A Museum of Stem Cells Points to Muse Cells as Robust Transplantable Cells for Stroke: Review.
Stem cell-based therapy stands as a robust experimental treatment for ischemic stroke. Stem cells derived from fetal, embryonic, and adult tissues serve as potential sources for transplantable cells in the setting of ischemic stroke. However, the search continues for finding an optimal cell line for clinical use. Muse cells, a distinct subset of mesenchymal stem cells found sporadically in the connective tissue of nearly every organ, may be a suitable candidate due to its safety and accessibility. These cells have been investigated for therapeutic usage in chronic kidney disease, liver disease, acute myocardial infarction, and stroke. Muse cells display the ability to engraft and differentiate into the host neural network unlike many other cell lines which only display bystander immunomodulating effects. Taking advantage of this unique engraftment and differentiation mechanism behind Muse cells' therapeutic effects on the central nervous system, as well as other organ systems, will undoubtedly advance the cells' utility for cell-based regenerative medicine in stroke.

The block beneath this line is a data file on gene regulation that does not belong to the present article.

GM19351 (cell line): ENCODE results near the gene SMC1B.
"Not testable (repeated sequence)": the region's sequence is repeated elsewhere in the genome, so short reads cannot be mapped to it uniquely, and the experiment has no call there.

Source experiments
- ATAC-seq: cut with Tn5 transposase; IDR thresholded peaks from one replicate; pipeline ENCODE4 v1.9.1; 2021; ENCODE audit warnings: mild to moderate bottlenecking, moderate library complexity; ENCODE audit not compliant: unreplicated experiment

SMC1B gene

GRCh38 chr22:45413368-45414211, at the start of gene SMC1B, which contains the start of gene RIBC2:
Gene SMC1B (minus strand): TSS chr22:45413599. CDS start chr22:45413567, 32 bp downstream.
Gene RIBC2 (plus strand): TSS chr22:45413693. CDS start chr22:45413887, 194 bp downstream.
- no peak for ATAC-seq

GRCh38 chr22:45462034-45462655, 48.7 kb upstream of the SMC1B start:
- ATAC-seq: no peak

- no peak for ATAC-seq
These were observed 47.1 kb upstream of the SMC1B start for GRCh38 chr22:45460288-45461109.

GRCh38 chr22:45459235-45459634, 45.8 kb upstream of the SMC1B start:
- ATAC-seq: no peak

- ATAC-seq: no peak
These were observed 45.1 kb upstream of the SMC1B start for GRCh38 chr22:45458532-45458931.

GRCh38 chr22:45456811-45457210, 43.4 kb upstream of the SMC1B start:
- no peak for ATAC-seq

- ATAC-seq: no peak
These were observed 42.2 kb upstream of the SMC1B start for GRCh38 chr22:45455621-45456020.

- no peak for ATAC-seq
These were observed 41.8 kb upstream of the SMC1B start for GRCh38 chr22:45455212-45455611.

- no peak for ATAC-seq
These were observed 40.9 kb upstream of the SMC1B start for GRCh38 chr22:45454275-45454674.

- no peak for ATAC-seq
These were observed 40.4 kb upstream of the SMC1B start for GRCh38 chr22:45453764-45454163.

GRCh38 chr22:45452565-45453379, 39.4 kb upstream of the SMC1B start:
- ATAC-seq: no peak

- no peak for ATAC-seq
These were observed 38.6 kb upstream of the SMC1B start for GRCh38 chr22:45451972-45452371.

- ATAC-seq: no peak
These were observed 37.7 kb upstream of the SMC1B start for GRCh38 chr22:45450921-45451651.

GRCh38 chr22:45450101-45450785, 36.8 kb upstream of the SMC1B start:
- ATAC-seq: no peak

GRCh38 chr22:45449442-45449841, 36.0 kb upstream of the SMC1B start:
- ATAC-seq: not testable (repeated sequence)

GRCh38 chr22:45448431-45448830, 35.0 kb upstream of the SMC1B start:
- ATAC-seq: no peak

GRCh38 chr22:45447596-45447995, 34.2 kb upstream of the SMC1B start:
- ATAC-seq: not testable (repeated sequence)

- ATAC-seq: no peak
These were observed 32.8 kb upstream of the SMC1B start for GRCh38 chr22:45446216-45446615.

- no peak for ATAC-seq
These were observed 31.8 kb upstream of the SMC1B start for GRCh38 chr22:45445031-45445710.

Published In/Presented At
Park, Y. J., Farooq, J., Cho, J., Cozene, B., Gonzales-Portillo, B., Sadanandan, N., Saft, M., Lee, J. Y., & Borlongan, C. V. (2021). A Museum of Stem Cells Points to Muse Cells as Robust Transplantable Cells for Stroke: Review. Advances in experimental medicine and biology, 1312, 165–177. https://doi.org/10.1007/5584_2020_596
Medical Education | Medicine and Health Sciences
Department of Surgery